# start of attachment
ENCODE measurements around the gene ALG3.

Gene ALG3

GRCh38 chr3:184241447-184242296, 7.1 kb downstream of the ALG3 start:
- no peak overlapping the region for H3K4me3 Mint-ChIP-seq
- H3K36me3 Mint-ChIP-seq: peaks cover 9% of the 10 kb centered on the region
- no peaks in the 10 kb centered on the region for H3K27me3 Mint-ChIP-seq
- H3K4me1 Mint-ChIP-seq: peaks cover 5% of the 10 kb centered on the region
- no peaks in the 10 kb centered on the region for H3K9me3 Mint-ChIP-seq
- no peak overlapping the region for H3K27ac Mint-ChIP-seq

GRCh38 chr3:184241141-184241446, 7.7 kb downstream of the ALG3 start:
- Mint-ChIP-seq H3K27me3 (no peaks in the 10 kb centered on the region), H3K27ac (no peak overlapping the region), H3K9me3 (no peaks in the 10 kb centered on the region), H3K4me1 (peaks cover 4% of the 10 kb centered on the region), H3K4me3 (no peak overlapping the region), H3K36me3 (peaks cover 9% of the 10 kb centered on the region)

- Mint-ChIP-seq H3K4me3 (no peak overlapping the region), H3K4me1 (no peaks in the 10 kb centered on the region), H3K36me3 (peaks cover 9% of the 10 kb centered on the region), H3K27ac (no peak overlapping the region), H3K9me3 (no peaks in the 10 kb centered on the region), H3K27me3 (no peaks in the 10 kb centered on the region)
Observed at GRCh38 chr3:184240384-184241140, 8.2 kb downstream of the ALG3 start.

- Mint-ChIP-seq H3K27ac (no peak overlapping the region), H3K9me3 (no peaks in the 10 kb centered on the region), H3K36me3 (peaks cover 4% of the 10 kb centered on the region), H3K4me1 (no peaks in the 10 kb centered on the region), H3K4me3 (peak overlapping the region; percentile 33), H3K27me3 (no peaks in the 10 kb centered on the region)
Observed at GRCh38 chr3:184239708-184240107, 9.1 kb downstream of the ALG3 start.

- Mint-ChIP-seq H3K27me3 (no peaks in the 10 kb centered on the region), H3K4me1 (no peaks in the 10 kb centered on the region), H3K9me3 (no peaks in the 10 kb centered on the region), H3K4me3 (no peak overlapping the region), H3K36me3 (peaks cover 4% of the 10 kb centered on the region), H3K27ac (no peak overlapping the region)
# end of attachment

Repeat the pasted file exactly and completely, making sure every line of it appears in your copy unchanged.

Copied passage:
ENCODE measurements around the gene ALG3.

Gene ALG3

GRCh38 chr3:184241447-184242296, 7.1 kb downstream of the ALG3 start:
- no peak overlapping the region for H3K4me3 Mint-ChIP-seq
- H3K36me3 Mint-ChIP-seq: peaks cover 9% of the 10 kb centered on the region
- no peaks in the 10 kb centered on the region for H3K27me3 Mint-ChIP-seq
- H3K4me1 Mint-ChIP-seq: peaks cover 5% of the 10 kb centered on the region
- no peaks in the 10 kb centered on the region for H3K9me3 Mint-ChIP-seq
- no peak overlapping the region for H3K27ac Mint-ChIP-seq

GRCh38 chr3:184241141-184241446, 7.7 kb downstream of the ALG3 start:
- Mint-ChIP-seq H3K27me3 (no peaks in the 10 kb centered on the region), H3K27ac (no peak overlapping the region), H3K9me3 (no peaks in the 10 kb centered on the region), H3K4me1 (peaks cover 4% of the 10 kb centered on the region), H3K4me3 (no peak overlapping the region), H3K36me3 (peaks cover 9% of the 10 kb centered on the region)

- Mint-ChIP-seq H3K4me3 (no peak overlapping the region), H3K4me1 (no peaks in the 10 kb centered on the region), H3K36me3 (peaks cover 9% of the 10 kb centered on the region), H3K27ac (no peak overlapping the region), H3K9me3 (no peaks in the 10 kb centered on the region), H3K27me3 (no peaks in the 10 kb centered on the region)
Observed at GRCh38 chr3:184240384-184241140, 8.2 kb downstream of the ALG3 start.

- Mint-ChIP-seq H3K27ac (no peak overlapping the region), H3K9me3 (no peaks in the 10 kb centered on the region), H3K36me3 (peaks cover 4% of the 10 kb centered on the region), H3K4me1 (no peaks in the 10 kb centered on the region), H3K4me3 (peak overlapping the region; percentile 33), H3K27me3 (no peaks in the 10 kb centered on the region)
Observed at GRCh38 chr3:184239708-184240107, 9.1 kb downstream of the ALG3 start.

- Mint-ChIP-seq H3K27me3 (no peaks in the 10 kb centered on the region), H3K4me1 (no peaks in the 10 kb centered on the region), H3K9me3 (no peaks in the 10 kb centered on the region), H3K4me3 (no peak overlapping the region), H3K36me3 (peaks cover 4% of the 10 kb centered on the region), H3K27ac (no peak overlapping the region)